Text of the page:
Ah, the eternal question, the inquiry that has sparked vicious debate since time immemorial amongst the jet-setting travel junkies the world over. Is it a good idea to travel with jeans? Are they suitable for round-the-world wild and crazy adventures? Is there a reasonably functional alternative? Are they worth taking anyway, despite their shortcomings? How else will I look sexy whilst attempting to impress the ocean of foreign ladies at my disposal at each and every international turn?
Jeans are perhaps the greatest article of clothing humanity has thus far invented. Go ahead, name a better one. Jeans look good. They feel good. They are suitable for any and all social occasions. They’re everyone’s favorite go-to pair of pants, and if we didn’t have to be fancy at work sometimes, we’d probably never venture elsewhere in the world of leg apparel.
But are jeans good for travel?
This debate gets as vicious as any hot-button political issue you’ve ever known, and each side swears by its judgment to the bitter end. Even long-term, experienced backpackers have wildly differing opinions on the subject, indicating there may in fact be no correct answer. But that won’t stop us from having a good old fashioned
heated argument respectful debate!
And we begin: Jeans vs. Travel Pants, the Ultimate Showdown!
Con: Don’t travel with jeans
Jeans are an oversized monstrosity the likes of which have no place in the wonderful world of ultralight backpacking. You want to be mobile, comfortable, adaptable, and unhindered. Jeans will hold you back, just like a shitty boyfriend.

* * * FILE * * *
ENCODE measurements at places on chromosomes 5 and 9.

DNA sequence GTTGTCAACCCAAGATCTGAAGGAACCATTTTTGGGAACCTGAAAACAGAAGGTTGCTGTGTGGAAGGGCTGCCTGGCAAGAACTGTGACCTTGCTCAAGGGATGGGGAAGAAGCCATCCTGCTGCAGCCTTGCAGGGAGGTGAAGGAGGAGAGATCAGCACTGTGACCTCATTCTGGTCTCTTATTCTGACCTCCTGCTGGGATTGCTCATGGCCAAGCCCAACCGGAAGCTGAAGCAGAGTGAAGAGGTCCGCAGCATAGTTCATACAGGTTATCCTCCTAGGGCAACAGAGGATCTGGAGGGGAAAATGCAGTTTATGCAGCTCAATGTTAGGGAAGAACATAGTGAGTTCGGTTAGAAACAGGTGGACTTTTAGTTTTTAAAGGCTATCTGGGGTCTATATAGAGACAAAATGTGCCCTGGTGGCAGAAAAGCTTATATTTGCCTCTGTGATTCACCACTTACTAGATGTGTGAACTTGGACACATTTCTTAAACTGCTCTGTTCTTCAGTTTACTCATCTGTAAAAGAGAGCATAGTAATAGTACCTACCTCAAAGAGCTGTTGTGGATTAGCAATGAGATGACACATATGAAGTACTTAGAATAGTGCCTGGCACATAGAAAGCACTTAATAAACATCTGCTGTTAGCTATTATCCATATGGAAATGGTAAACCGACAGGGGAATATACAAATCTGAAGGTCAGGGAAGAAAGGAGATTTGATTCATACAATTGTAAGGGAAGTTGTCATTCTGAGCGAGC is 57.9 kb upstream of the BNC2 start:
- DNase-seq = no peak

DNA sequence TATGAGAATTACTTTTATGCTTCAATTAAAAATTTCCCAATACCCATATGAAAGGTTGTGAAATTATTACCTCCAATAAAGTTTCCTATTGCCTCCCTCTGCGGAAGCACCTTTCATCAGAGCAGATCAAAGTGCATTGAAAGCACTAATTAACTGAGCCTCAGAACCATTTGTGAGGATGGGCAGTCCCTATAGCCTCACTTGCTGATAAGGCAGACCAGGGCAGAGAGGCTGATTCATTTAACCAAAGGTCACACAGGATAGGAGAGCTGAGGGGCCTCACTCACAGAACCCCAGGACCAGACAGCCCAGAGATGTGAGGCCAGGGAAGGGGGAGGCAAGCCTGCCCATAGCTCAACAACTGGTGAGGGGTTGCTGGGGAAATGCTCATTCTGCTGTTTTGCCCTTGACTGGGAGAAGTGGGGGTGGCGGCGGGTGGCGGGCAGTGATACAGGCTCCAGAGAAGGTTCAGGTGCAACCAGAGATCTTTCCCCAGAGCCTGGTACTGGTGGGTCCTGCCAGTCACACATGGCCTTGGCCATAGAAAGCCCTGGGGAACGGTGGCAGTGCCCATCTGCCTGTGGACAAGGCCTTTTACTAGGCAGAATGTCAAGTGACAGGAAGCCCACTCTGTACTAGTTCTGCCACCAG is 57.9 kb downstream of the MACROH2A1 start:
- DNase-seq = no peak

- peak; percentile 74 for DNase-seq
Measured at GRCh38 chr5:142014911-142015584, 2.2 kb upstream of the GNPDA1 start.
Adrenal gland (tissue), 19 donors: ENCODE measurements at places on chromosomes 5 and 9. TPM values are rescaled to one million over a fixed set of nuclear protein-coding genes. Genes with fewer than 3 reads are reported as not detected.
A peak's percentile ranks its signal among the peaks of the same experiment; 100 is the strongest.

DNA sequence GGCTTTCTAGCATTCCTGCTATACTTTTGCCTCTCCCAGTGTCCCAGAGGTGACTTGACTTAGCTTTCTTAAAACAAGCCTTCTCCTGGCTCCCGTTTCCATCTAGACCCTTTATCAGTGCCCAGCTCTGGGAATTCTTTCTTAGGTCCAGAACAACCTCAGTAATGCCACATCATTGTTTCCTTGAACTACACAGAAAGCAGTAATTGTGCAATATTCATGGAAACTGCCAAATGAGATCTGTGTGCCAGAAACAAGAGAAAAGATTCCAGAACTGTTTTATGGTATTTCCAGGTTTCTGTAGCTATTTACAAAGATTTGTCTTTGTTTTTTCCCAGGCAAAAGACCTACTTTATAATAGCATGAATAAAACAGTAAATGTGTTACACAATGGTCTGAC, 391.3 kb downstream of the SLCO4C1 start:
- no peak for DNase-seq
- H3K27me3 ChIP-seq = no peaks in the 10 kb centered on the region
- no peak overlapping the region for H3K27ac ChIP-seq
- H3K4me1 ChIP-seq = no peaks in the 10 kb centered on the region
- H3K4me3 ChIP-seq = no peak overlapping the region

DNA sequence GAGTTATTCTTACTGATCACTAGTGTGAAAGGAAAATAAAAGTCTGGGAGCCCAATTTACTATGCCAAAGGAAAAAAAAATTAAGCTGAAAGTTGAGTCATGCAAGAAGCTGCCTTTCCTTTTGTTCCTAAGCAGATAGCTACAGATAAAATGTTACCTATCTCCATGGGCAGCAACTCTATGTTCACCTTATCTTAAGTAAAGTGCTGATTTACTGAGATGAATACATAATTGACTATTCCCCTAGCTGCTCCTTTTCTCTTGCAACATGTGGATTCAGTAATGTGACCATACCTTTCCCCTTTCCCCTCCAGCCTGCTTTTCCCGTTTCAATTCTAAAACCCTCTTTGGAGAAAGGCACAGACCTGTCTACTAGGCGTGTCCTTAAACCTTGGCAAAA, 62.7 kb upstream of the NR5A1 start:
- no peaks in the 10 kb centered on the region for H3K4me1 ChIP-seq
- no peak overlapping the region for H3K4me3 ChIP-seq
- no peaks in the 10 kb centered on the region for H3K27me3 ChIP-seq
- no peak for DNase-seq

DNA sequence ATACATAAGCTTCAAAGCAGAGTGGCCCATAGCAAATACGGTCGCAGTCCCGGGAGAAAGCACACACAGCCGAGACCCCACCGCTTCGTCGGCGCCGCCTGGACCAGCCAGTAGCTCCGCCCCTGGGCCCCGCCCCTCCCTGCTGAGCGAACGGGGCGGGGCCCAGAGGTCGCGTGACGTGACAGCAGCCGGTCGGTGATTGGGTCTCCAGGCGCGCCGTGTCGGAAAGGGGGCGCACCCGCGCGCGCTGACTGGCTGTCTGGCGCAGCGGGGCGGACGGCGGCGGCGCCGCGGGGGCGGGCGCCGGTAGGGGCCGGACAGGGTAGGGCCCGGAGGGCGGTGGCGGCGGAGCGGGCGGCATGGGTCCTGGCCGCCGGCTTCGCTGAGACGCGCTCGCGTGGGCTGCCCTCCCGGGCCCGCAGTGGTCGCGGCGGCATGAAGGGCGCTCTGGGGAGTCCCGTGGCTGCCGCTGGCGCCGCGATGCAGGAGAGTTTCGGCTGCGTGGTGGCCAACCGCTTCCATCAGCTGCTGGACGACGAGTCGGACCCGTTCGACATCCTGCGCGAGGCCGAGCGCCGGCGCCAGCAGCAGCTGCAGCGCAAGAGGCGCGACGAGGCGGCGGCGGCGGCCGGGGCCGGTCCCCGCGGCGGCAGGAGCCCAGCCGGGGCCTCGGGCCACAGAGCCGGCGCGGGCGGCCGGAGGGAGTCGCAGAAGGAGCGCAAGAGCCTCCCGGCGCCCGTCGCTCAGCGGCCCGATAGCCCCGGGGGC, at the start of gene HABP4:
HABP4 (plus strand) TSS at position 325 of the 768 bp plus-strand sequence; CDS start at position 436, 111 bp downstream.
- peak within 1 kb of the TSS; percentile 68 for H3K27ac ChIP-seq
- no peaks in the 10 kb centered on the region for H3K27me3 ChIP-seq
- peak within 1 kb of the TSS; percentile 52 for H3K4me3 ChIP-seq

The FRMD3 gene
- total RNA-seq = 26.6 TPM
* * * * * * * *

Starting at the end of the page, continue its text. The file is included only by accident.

You should never travel with jeans because:
- They’re heavy. Jeans weigh twice as much as travel pants, and if you’re running to catch the very last train of the day, extra weight is your arch nemesis.
- They’re bulky. Trying to pack these things down into a reasonably-sized pack is like watching an obese American enjoying an all-you-can-eat special right smack in the middle of an Oliver Twist-style orphanage.
- They’re burning hot. Try sauntering around in body-temperature weather and 100% humidity in burly denim and you’ll want to strip naked in public more than you care to avoid the subsequent legal fiasco that shall quickly ensue.
- They hold buckets of water. Ever get caught wearing jeans in a rainstorm? Those babies will stay wet until the sun sheds its last photon. Walking through puddles is even worse. Once that moisture seeps up to your socks and down into your shoes, your day will be ruined. Ruined I say!
Ignore the opposition because:
- Travel pants don’t have to look awful. Khakis are the other “do it all” pants, casual enough for your beer-swilling pub crawl with your scruffy backpacker buddies, and classy enough for a visit to the world’s most revered temples. They’re classier than jeans, hands down. And travel pants, quite often, resemble khakis. Just find some without cargo pockets and you’re good to go. Like these.
- You’ll do a sink wash eventually. Sooner or later, someone is going to expel his ill-digested dinner all over you, and the laundry machine will be broken or shut down for the day, and washing jeans in the sink is like painting a house with a toothbrush.
- No one is going to sleep with you anyway. Come on, you’re not fooling anyone. Let’s not kid ourselves here.
Pro: Travel with jeans
Those idiots don’t know what they’re talking about. Jeans are comfortable, functional travel pants that’ll keep you comfortable and stylish a good 90% of the time. They won’t handle a rainstorm, but then again, neither will your hiking pants, and as long as you pack a pair of those as well, you’ll be just fine. Here’s why:
You should travel with jeans because:
- They’re comfortable. Walking around in hiking pants is going to feel weird, and eventually you’ll yearn for the comfort of a nice pair of relaxed fit jeans to keep you comfy and cozy all day long.
- They’re stylish. Show me another pair of pants that’ll cradle your exquisite lower physique in a more
lady-impressingflattering manner. You need at least one decent-looking outfit, and it’s tough to find travel pants that don’t look like safari expedition gear.